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Conflict Tipping Podcast 31: Researching the End of the Peacebuilding World with Dr Julia Palmiano Federer

Peace, Conflict, and the Power of Inclusion: Insights from Dr. Julia Palmiano Federer

What happens if you put two mediation fangirls who also happen to be intersectional feminists together into the same conversation? This episode! Host Laura May and guest Dr. Julia Palmiano Federer dive into critical discussions on peacebuilding and conflict mediation. Highlights include:

  • Julia’s journey from Manila to Vancouver, and her path to becoming a researcher in peace and conflict studies.
  • Exploration of critical, feminist, and decolonial approaches to peace research and the significance of unofficial peace dialogues.
  • Insights from Julia’s work on NGOs mediating peace in Myanmar, highlighting the importance of inclusivity and local cultures in peace processes.
  • Discussion on the impact of climate change on conflict, with a focus on Indigenous communities in Turtle Island (North America).
  • Preview of Julia’s forthcoming projects, including a book on mediation process design and an edited volume examining apocalyptic narratives in peacebuilding.

This episode provides a look into the challenges and opportunities within international peace mediation, emphasizing the importance of empathy, inclusivity, and critical self-reflection in addressing modern conflicts.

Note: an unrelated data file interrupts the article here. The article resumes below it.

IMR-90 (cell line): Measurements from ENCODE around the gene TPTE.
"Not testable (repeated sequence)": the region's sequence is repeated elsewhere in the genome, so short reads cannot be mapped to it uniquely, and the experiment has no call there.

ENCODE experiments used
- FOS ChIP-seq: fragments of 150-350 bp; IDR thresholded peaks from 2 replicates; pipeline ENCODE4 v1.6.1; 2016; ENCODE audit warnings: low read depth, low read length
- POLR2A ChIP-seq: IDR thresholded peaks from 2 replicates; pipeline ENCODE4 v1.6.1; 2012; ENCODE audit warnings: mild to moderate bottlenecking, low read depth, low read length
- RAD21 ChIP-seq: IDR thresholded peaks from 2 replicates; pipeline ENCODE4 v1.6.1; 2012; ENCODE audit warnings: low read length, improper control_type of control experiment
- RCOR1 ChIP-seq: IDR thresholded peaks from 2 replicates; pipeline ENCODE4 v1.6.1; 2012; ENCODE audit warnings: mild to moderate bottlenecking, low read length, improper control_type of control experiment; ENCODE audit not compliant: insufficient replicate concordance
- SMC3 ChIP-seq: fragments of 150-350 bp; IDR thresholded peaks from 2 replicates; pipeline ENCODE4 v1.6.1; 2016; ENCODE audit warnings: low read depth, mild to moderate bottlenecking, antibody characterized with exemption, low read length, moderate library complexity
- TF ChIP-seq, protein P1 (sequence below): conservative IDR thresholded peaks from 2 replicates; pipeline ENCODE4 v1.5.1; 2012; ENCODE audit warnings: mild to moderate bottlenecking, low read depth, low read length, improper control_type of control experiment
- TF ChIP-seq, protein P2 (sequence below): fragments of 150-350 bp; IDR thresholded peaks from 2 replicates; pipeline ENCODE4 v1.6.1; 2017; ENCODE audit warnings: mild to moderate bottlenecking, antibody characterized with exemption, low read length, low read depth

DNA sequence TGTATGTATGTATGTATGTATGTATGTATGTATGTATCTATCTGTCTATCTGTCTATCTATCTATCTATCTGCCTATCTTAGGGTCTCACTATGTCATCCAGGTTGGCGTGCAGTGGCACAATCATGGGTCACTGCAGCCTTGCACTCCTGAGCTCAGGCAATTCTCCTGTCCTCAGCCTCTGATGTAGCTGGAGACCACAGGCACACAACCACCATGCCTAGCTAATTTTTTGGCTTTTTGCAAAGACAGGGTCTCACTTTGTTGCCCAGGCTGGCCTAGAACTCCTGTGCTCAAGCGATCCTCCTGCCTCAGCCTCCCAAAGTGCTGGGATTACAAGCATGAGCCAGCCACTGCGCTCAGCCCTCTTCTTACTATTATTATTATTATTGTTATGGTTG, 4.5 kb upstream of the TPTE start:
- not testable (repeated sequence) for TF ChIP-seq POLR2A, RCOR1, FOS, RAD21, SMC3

Co-authors mentioned: Samantha Marie Gamez, and Lorelei Higgins Parker.

Julia Palmiano Federer

Dr. Palmiano Federer is a Senior Researcher at the Center for Security Studies at ETH Zürich. She is also currently a Senior Fellow at the Negotiation and Conflict Resolution Collaboratory at the Harvard Kennedy School’s Center for Public Leadership. Her research interests include critical, feminist and decolonial approaches to inclusive peace processes, unofficial peace dialogues and the nexus between climate change and conflict. She is the author of NGOs Mediating Peace: Promoting Inclusion in Myanmar’s Nationwide Ceasefire Negotiations, published in Open Access format by Palgrave Macmillan. She is a Laureate of the 2022 Women, Peace and Security Research Awards for her work on women, peace, security, and climate change. She was born in Manila, Philippines, and raised on the unceded territories of the xʷməθkʷəy̓əm (Musqueam), Sḵwx̱wú7mesh (Squamish), and səlilwətaɬ (Tsleil-Waututh) Nations (Vancouver).


Laura May, PhD

Laura is a freelancer, former Executive Director of the International Mediation Institute and a negotiation and mediation lecturer.  Her doctoral research asked “in what ways does blame make villains in politics” and covered the gamut from literature studies and linguistics to psychology and neuroscience, victimology to political science.  Her expertise includes emotions,… MORE

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